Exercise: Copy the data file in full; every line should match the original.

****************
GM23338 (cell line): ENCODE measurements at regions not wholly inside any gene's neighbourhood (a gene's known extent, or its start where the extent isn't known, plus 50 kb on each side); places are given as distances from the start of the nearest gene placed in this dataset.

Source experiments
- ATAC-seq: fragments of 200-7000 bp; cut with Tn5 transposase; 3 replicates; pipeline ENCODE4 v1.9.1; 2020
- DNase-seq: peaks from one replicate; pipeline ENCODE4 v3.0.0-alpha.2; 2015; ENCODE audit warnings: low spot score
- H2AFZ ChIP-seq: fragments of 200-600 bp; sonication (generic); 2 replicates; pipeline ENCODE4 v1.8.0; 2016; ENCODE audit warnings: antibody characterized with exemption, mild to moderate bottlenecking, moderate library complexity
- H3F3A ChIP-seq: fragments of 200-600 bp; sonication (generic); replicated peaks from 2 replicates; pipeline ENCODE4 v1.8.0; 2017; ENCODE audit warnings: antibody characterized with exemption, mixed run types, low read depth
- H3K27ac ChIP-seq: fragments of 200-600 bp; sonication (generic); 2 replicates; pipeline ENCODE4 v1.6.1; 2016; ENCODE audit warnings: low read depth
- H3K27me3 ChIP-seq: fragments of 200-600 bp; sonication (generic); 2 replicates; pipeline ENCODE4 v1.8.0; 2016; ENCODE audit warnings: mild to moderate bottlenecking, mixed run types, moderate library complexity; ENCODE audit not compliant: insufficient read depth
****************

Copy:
GM23338 (cell line): ENCODE measurements at regions not wholly inside any gene's neighbourhood (a gene's known extent, or its start where the extent isn't known, plus 50 kb on each side); places are given as distances from the start of the nearest gene placed in this dataset.

Source experiments
- ATAC-seq: fragments of 200-7000 bp; cut with Tn5 transposase; 3 replicates; pipeline ENCODE4 v1.9.1; 2020
- DNase-seq: peaks from one replicate; pipeline ENCODE4 v3.0.0-alpha.2; 2015; ENCODE audit warnings: low spot score
- H2AFZ ChIP-seq: fragments of 200-600 bp; sonication (generic); 2 replicates; pipeline ENCODE4 v1.8.0; 2016; ENCODE audit warnings: antibody characterized with exemption, mild to moderate bottlenecking, moderate library complexity
- H3F3A ChIP-seq: fragments of 200-600 bp; sonication (generic); replicated peaks from 2 replicates; pipeline ENCODE4 v1.8.0; 2017; ENCODE audit warnings: antibody characterized with exemption, mixed run types, low read depth
- H3K27ac ChIP-seq: fragments of 200-600 bp; sonication (generic); 2 replicates; pipeline ENCODE4 v1.6.1; 2016; ENCODE audit warnings: low read depth
- H3K27me3 ChIP-seq: fragments of 200-600 bp; sonication (generic); 2 replicates; pipeline ENCODE4 v1.8.0; 2016; ENCODE audit warnings: mild to moderate bottlenecking, mixed run types, moderate library complexity; ENCODE audit not compliant: insufficient read depth